How to cancel print jobs and save paper!Posted By : Ken Colburn of Data Doctors on February 5, 2001 12:00 AM
Do you have any handy hints for stopping the printer (in Windows) once it has begun so that you don't wind up with more pages than you want?
This question was answered on February 5, 2001. Much of the information contained herein may have changed since posting.
When a Windows based print job is initiated, a number of hardware and software devices are involved. In order to know what to do to stop the print job, it is important to understand the entire process that occurs when you print.
When you click on the “Ok” button that starts a print job, typically the first thing that happens is the information to be printed is “spooled” by Windows and placed in what is commonly referred to as a “Print Queue”. Print queues are generally temporary memory spaces in your computer that involve both your hard drive and RAM (Random Access Memory). In most cases, a small printer icon will appear in your Systray (bottom right corner, next to your clock) when a print queue has been opened.
This “queuing” of print jobs is what allows us to print documents in the background so that we can go on to other tasks while the pages are being printed. Once a portion or the entire print job has been captured by the print queue, it starts to feed the information to your printer’s memory.
Different printers have different amounts of memory, which determines how quickly the computer can hand the print job off to the printer. The more on-board memory the printer has, the quicker the computer can pass on the print job. A laser printer typically has more memory than an ink-jet printer, so they can take control of the print job faster.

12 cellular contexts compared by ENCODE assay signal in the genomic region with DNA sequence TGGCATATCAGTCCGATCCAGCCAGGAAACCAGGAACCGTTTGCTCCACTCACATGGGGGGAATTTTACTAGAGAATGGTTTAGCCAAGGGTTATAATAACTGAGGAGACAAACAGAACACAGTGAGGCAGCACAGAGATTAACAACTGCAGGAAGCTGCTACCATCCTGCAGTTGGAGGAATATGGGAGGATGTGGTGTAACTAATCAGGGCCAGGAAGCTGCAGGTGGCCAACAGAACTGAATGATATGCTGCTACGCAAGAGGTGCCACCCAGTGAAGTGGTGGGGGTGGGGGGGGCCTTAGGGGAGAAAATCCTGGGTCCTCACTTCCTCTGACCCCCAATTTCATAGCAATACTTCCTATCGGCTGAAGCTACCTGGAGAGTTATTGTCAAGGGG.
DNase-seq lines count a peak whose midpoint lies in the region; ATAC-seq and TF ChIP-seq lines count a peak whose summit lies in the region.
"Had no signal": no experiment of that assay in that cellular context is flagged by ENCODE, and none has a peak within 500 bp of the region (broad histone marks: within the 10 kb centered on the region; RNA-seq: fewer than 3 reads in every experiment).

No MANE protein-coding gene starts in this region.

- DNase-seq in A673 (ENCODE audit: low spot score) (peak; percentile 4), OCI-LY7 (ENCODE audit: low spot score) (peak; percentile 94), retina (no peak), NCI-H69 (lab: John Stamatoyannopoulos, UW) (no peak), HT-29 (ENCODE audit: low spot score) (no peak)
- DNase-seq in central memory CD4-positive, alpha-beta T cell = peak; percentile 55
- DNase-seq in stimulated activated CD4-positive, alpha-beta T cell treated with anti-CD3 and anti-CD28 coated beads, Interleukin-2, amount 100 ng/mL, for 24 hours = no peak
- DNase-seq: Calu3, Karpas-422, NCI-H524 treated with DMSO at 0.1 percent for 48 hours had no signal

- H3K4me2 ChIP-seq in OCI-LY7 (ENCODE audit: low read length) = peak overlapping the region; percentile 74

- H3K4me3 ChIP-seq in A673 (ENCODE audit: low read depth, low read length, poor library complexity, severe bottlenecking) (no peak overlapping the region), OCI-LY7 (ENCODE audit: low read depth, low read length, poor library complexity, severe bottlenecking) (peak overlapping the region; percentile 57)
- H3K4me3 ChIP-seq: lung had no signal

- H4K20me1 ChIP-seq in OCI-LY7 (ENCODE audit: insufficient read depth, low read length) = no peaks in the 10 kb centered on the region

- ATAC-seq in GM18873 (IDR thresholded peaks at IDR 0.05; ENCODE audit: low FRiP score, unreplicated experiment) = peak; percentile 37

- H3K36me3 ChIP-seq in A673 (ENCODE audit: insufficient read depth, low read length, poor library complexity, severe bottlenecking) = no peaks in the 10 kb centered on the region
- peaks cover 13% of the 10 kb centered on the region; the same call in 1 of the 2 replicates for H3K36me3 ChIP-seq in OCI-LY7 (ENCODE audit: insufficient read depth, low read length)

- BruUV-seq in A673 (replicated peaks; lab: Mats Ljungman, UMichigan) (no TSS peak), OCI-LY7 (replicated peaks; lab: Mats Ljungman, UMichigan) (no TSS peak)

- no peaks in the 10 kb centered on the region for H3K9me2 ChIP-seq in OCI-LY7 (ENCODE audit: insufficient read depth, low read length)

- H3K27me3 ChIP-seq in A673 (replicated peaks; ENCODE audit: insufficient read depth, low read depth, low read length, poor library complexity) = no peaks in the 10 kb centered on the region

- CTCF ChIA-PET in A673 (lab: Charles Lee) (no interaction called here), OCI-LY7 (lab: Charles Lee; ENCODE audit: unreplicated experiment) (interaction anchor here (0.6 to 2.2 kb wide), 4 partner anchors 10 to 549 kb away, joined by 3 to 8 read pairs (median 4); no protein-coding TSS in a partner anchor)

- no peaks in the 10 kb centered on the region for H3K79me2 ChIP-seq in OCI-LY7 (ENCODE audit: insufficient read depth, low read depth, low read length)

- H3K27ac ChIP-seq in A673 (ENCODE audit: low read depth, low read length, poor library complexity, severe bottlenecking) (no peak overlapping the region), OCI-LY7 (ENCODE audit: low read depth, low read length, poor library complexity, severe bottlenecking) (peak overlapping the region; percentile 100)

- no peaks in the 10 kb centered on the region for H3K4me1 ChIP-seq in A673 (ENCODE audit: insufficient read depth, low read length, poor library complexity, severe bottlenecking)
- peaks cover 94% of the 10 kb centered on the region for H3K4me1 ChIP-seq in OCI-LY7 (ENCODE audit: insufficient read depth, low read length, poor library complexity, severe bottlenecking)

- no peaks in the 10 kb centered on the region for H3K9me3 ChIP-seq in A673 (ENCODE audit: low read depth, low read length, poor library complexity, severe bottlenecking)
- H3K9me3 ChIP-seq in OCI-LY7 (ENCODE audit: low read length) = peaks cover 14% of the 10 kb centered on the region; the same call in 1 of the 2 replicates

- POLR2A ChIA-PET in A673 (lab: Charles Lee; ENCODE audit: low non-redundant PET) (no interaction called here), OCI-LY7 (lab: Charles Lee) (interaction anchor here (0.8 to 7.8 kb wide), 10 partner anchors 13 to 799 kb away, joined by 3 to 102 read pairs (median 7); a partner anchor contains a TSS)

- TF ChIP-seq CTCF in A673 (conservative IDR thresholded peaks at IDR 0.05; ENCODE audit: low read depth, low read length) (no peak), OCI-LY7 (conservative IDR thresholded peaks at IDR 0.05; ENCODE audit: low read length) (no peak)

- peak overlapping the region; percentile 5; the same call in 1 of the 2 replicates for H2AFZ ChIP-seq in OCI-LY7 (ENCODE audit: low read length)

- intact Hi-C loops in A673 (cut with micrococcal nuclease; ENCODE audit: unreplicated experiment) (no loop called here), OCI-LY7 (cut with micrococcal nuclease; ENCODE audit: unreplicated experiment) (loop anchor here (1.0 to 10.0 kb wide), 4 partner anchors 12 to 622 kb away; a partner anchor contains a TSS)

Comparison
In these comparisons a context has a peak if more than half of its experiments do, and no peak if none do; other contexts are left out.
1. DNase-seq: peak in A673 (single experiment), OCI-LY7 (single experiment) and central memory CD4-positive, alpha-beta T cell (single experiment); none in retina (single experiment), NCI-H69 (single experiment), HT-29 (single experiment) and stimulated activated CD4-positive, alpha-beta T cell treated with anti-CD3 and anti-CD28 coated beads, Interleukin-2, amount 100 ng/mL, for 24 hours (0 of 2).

It is important to remember that as long as you see the little printer icon in your Systray, the computer still has a portion of the print job.
If you have a laser printer, I would start by pulling the paper tray, so that no additional paper is wasted. Wait until the current page is printed and the printer is giving you an “Out of paper” error message or indication. Once everything has stopped, turn off the laser printer, which will clear the printer’s memory. Next, check to see if the printer icon is still in the Systray. If it is, double-click it to open the print queue window that should have a list of the current print job(s). If you are unable open the printers queue by double clicking the Systray icon, click on Start/Settings/Printers and double-click on the icon that represents your printer. To clear all print jobs, click on Printer, then on the “Purge Print Jobs” option. Once you clear the print queue and close it, you can turn your printer back on. If you turn your printer back on before completely clearing the print queue, it will start sending printer information (generally invalid) as soon as it senses the printer is ready. This is what causes page after page of garbage to spew from printers, so be sure to make sure the printer queue is clear before turning your printer back on.
If the printer is an ink-jet, press the power button first which will tell the printer to shut off after if finishes its current page. This will save paper and clear the printer’s memory. Again, use the process described above to clear your computers print queue before turning the printer back on.
If the above instructions are too confusing or don’t seem to work for you, you can always turn off your printer, then shutdown your computer as this will clear the memory on both devices. In some cases, Windows may ask if you want to resume the print job that was in process when you shut down your computer, in which you should reply “NO”!
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Posted by Ken Colburn of Data Doctors on February 5, 2001